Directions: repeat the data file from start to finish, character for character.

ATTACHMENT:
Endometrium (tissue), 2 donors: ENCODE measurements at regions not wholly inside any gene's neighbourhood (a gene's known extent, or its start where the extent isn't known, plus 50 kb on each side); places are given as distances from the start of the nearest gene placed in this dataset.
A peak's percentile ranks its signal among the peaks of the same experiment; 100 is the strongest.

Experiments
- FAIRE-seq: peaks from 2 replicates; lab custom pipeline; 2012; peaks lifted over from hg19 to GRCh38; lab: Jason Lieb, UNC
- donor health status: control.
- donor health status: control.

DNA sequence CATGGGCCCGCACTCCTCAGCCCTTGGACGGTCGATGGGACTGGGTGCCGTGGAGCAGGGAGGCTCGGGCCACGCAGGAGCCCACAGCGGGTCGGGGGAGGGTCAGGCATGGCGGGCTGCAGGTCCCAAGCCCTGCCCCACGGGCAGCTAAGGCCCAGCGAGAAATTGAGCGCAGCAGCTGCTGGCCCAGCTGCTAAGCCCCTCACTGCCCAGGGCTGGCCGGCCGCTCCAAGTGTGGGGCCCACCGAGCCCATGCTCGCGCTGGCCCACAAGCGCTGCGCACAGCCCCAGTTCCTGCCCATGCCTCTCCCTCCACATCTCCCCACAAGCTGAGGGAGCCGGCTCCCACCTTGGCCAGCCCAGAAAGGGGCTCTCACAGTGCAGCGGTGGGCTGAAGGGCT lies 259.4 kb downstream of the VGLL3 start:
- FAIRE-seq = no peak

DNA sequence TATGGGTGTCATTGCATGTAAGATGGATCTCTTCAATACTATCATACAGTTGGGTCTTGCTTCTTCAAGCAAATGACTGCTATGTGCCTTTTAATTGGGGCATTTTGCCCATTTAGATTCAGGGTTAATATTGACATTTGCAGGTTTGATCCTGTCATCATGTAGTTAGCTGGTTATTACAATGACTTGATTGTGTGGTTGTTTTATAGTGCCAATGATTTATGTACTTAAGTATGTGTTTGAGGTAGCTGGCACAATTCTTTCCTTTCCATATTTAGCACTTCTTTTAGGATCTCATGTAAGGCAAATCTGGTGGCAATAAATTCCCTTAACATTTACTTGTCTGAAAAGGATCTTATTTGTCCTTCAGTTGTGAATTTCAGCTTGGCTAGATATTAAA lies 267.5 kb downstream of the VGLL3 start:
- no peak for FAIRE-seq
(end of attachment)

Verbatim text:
Endometrium (tissue), 2 donors: ENCODE measurements at regions not wholly inside any gene's neighbourhood (a gene's known extent, or its start where the extent isn't known, plus 50 kb on each side); places are given as distances from the start of the nearest gene placed in this dataset.
A peak's percentile ranks its signal among the peaks of the same experiment; 100 is the strongest.

Experiments
- FAIRE-seq: peaks from 2 replicates; lab custom pipeline; 2012; peaks lifted over from hg19 to GRCh38; lab: Jason Lieb, UNC
- donor health status: control.
- donor health status: control.

DNA sequence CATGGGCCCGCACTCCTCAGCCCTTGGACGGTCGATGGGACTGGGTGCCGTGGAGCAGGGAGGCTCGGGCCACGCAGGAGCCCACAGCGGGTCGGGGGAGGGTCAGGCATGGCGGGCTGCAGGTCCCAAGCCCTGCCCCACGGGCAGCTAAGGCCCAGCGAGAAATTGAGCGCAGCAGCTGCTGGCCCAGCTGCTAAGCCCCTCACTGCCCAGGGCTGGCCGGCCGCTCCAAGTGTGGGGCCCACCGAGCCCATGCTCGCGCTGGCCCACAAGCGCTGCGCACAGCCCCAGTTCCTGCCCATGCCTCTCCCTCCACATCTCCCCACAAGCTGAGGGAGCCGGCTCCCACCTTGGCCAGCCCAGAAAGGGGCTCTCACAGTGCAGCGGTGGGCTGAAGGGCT lies 259.4 kb downstream of the VGLL3 start:
- FAIRE-seq = no peak

DNA sequence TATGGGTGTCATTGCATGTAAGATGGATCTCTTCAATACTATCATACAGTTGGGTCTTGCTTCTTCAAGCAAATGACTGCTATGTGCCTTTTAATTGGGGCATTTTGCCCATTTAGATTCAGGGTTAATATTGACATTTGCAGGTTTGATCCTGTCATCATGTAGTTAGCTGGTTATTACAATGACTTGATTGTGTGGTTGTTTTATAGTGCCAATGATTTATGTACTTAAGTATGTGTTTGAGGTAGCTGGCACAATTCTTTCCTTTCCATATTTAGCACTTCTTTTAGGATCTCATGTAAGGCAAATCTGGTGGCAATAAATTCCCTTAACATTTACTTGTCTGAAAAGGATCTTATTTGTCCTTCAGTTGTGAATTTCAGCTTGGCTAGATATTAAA lies 267.5 kb downstream of the VGLL3 start:
- no peak for FAIRE-seq